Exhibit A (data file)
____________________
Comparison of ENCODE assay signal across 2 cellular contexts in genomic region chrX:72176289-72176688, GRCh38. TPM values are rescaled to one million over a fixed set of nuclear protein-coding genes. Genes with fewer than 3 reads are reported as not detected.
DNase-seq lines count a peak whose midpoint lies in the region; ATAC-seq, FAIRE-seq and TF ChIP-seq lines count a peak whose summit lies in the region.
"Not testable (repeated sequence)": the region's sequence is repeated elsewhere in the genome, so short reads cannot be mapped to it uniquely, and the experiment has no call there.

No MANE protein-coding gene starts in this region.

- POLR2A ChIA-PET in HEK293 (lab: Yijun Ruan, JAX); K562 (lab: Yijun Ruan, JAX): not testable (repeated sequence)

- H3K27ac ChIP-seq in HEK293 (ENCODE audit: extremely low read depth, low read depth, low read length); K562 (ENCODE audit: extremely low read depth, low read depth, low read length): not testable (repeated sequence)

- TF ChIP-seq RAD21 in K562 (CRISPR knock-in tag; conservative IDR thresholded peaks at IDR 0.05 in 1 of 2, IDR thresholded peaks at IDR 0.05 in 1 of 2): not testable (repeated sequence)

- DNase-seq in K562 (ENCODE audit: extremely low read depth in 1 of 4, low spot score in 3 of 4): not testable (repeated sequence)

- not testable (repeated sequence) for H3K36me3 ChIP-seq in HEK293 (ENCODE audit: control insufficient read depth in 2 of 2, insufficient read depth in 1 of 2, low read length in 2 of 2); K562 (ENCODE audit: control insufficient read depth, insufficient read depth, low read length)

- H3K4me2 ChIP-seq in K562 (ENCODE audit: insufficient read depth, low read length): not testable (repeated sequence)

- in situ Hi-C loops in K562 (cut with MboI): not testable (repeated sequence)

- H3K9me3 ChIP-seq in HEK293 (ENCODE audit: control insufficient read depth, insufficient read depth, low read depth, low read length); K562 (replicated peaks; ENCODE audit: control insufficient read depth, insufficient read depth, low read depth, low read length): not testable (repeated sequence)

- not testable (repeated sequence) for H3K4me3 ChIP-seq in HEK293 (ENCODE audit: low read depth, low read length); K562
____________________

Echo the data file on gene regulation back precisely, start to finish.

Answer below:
Comparison of ENCODE assay signal across 2 cellular contexts in genomic region chrX:72176289-72176688, GRCh38. TPM values are rescaled to one million over a fixed set of nuclear protein-coding genes. Genes with fewer than 3 reads are reported as not detected.
DNase-seq lines count a peak whose midpoint lies in the region; ATAC-seq, FAIRE-seq and TF ChIP-seq lines count a peak whose summit lies in the region.
"Not testable (repeated sequence)": the region's sequence is repeated elsewhere in the genome, so short reads cannot be mapped to it uniquely, and the experiment has no call there.

No MANE protein-coding gene starts in this region.

- POLR2A ChIA-PET in HEK293 (lab: Yijun Ruan, JAX); K562 (lab: Yijun Ruan, JAX): not testable (repeated sequence)

- H3K27ac ChIP-seq in HEK293 (ENCODE audit: extremely low read depth, low read depth, low read length); K562 (ENCODE audit: extremely low read depth, low read depth, low read length): not testable (repeated sequence)

- TF ChIP-seq RAD21 in K562 (CRISPR knock-in tag; conservative IDR thresholded peaks at IDR 0.05 in 1 of 2, IDR thresholded peaks at IDR 0.05 in 1 of 2): not testable (repeated sequence)

- DNase-seq in K562 (ENCODE audit: extremely low read depth in 1 of 4, low spot score in 3 of 4): not testable (repeated sequence)

- not testable (repeated sequence) for H3K36me3 ChIP-seq in HEK293 (ENCODE audit: control insufficient read depth in 2 of 2, insufficient read depth in 1 of 2, low read length in 2 of 2); K562 (ENCODE audit: control insufficient read depth, insufficient read depth, low read length)

- H3K4me2 ChIP-seq in K562 (ENCODE audit: insufficient read depth, low read length): not testable (repeated sequence)

- in situ Hi-C loops in K562 (cut with MboI): not testable (repeated sequence)

- H3K9me3 ChIP-seq in HEK293 (ENCODE audit: control insufficient read depth, insufficient read depth, low read depth, low read length); K562 (replicated peaks; ENCODE audit: control insufficient read depth, insufficient read depth, low read depth, low read length): not testable (repeated sequence)

- not testable (repeated sequence) for H3K4me3 ChIP-seq in HEK293 (ENCODE audit: low read depth, low read length); K562